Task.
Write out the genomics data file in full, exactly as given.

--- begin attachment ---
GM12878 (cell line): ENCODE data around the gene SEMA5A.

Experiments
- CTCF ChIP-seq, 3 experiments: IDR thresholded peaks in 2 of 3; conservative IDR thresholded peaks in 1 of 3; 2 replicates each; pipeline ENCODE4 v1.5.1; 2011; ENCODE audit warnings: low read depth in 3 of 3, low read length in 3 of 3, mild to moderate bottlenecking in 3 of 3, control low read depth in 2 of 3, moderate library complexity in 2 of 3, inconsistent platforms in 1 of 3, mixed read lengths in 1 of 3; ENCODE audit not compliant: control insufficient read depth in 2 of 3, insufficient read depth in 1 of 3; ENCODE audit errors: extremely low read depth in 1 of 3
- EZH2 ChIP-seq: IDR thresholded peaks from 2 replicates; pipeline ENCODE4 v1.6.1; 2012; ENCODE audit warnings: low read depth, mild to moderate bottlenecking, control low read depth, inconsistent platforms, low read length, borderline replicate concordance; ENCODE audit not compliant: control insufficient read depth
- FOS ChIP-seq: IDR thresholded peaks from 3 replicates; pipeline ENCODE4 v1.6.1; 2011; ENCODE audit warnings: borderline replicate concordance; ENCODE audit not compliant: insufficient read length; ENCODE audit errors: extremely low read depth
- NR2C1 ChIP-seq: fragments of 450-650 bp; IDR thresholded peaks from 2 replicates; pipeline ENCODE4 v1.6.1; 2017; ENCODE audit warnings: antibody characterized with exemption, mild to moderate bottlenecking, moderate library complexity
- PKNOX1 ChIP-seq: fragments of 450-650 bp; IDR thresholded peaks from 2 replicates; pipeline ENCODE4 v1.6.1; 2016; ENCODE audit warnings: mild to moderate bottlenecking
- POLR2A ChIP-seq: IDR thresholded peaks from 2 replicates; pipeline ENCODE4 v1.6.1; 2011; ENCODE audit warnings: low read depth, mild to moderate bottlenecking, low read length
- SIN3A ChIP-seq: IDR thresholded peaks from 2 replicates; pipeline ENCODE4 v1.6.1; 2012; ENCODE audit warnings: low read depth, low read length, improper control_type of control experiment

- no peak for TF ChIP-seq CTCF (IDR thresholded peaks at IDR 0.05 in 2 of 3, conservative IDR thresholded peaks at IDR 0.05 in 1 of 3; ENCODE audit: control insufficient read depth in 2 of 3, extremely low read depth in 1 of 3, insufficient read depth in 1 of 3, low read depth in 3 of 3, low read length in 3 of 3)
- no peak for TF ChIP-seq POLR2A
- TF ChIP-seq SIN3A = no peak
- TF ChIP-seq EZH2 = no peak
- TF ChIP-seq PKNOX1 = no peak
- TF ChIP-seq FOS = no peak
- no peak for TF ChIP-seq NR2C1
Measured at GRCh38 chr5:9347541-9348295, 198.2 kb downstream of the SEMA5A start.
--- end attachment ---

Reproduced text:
GM12878 (cell line): ENCODE data around the gene SEMA5A.

Experiments
- CTCF ChIP-seq, 3 experiments: IDR thresholded peaks in 2 of 3; conservative IDR thresholded peaks in 1 of 3; 2 replicates each; pipeline ENCODE4 v1.5.1; 2011; ENCODE audit warnings: low read depth in 3 of 3, low read length in 3 of 3, mild to moderate bottlenecking in 3 of 3, control low read depth in 2 of 3, moderate library complexity in 2 of 3, inconsistent platforms in 1 of 3, mixed read lengths in 1 of 3; ENCODE audit not compliant: control insufficient read depth in 2 of 3, insufficient read depth in 1 of 3; ENCODE audit errors: extremely low read depth in 1 of 3
- EZH2 ChIP-seq: IDR thresholded peaks from 2 replicates; pipeline ENCODE4 v1.6.1; 2012; ENCODE audit warnings: low read depth, mild to moderate bottlenecking, control low read depth, inconsistent platforms, low read length, borderline replicate concordance; ENCODE audit not compliant: control insufficient read depth
- FOS ChIP-seq: IDR thresholded peaks from 3 replicates; pipeline ENCODE4 v1.6.1; 2011; ENCODE audit warnings: borderline replicate concordance; ENCODE audit not compliant: insufficient read length; ENCODE audit errors: extremely low read depth
- NR2C1 ChIP-seq: fragments of 450-650 bp; IDR thresholded peaks from 2 replicates; pipeline ENCODE4 v1.6.1; 2017; ENCODE audit warnings: antibody characterized with exemption, mild to moderate bottlenecking, moderate library complexity
- PKNOX1 ChIP-seq: fragments of 450-650 bp; IDR thresholded peaks from 2 replicates; pipeline ENCODE4 v1.6.1; 2016; ENCODE audit warnings: mild to moderate bottlenecking
- POLR2A ChIP-seq: IDR thresholded peaks from 2 replicates; pipeline ENCODE4 v1.6.1; 2011; ENCODE audit warnings: low read depth, mild to moderate bottlenecking, low read length
- SIN3A ChIP-seq: IDR thresholded peaks from 2 replicates; pipeline ENCODE4 v1.6.1; 2012; ENCODE audit warnings: low read depth, low read length, improper control_type of control experiment

- no peak for TF ChIP-seq CTCF (IDR thresholded peaks at IDR 0.05 in 2 of 3, conservative IDR thresholded peaks at IDR 0.05 in 1 of 3; ENCODE audit: control insufficient read depth in 2 of 3, extremely low read depth in 1 of 3, insufficient read depth in 1 of 3, low read depth in 3 of 3, low read length in 3 of 3)
- no peak for TF ChIP-seq POLR2A
- TF ChIP-seq SIN3A = no peak
- TF ChIP-seq EZH2 = no peak
- TF ChIP-seq PKNOX1 = no peak
- TF ChIP-seq FOS = no peak
- no peak for TF ChIP-seq NR2C1
Measured at GRCh38 chr5:9347541-9348295, 198.2 kb downstream of the SEMA5A start.